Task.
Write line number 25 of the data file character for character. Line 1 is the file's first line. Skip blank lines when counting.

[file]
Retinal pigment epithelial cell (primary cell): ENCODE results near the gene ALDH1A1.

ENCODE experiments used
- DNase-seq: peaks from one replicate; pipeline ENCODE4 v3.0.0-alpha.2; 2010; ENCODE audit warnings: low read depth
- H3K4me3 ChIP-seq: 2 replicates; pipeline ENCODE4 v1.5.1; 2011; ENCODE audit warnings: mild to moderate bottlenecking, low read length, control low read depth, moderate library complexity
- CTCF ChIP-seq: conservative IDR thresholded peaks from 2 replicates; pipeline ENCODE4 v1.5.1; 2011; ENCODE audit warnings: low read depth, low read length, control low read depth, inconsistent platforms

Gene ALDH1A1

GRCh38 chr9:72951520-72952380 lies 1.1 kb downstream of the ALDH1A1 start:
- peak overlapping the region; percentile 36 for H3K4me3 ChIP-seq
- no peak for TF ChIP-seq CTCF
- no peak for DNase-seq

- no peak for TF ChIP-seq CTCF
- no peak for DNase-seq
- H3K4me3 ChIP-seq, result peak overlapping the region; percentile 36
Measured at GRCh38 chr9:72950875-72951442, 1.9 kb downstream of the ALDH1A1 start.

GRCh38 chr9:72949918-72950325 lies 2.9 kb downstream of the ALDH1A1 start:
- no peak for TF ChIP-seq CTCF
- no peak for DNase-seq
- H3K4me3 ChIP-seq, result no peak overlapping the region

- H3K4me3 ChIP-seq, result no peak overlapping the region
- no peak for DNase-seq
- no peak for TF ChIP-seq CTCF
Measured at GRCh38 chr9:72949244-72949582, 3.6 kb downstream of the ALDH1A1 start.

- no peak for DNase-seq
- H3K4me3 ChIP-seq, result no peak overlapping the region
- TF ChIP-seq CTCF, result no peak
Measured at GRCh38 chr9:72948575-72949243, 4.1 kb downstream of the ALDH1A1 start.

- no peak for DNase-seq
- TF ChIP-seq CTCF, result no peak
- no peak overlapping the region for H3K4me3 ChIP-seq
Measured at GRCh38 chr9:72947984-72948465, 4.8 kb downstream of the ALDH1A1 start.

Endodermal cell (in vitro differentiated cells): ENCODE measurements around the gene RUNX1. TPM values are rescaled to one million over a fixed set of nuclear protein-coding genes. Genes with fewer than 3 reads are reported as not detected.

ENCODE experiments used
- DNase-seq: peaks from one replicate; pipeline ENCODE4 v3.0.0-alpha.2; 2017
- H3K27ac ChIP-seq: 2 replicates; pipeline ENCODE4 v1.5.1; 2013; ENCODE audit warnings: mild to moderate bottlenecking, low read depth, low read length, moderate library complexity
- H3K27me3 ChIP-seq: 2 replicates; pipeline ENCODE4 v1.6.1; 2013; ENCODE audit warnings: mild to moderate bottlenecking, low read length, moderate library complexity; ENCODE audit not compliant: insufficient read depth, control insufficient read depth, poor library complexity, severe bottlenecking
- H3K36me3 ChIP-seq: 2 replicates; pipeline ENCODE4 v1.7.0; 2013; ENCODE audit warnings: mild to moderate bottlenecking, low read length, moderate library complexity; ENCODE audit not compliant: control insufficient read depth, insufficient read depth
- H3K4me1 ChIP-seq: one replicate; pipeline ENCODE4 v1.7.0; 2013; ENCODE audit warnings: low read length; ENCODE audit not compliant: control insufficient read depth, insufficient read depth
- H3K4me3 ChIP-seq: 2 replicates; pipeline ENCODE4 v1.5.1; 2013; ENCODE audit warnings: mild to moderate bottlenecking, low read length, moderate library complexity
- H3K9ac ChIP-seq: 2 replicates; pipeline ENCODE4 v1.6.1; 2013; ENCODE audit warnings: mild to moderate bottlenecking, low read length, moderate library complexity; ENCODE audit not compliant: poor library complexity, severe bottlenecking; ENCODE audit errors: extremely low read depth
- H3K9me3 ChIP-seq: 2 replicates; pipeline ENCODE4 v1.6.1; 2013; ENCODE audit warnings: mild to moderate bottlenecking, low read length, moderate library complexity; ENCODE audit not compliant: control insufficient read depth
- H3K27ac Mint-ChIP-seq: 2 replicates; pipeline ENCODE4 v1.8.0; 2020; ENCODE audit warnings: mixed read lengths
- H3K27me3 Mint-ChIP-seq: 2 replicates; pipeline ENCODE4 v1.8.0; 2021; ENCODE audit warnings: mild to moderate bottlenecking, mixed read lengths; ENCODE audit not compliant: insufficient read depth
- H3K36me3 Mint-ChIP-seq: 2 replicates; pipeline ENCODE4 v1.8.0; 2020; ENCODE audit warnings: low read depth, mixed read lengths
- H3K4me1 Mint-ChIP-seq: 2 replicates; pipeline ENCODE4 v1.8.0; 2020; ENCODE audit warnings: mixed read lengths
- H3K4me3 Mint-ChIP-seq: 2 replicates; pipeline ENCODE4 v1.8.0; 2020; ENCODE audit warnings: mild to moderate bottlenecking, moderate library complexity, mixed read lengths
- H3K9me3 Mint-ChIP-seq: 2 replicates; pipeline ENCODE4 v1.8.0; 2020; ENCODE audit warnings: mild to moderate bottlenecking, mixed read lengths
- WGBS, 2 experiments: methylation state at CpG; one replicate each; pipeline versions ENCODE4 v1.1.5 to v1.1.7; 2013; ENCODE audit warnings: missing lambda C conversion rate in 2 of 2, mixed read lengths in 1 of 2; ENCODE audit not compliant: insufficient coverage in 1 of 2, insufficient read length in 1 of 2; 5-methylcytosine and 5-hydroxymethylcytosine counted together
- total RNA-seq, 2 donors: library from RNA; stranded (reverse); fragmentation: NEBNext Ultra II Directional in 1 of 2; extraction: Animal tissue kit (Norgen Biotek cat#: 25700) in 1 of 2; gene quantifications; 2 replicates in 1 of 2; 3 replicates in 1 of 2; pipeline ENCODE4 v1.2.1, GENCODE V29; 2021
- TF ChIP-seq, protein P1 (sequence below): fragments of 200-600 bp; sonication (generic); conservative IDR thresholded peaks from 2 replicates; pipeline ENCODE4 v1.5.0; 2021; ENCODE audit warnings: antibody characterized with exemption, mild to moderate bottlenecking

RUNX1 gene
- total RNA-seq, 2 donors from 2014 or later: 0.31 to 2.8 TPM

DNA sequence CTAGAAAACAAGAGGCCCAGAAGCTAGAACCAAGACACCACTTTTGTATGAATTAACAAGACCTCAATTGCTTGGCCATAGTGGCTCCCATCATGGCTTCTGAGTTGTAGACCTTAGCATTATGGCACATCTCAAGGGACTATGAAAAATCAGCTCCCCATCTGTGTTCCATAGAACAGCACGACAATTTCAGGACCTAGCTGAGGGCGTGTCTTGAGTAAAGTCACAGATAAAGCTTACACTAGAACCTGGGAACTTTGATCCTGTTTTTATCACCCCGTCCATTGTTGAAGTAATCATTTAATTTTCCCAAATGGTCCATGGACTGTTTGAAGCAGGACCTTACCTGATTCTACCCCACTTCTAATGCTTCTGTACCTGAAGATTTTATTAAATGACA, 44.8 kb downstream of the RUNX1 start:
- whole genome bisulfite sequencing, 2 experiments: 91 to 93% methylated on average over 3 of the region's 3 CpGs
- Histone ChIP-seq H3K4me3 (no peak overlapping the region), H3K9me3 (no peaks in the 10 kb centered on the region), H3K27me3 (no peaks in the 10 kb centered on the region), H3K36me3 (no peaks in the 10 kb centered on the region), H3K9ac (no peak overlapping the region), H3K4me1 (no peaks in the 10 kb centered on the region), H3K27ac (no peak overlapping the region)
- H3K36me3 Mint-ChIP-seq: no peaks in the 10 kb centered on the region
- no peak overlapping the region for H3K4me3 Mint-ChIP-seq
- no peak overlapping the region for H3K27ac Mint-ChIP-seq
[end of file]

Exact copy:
- TF ChIP-seq CTCF, result no peak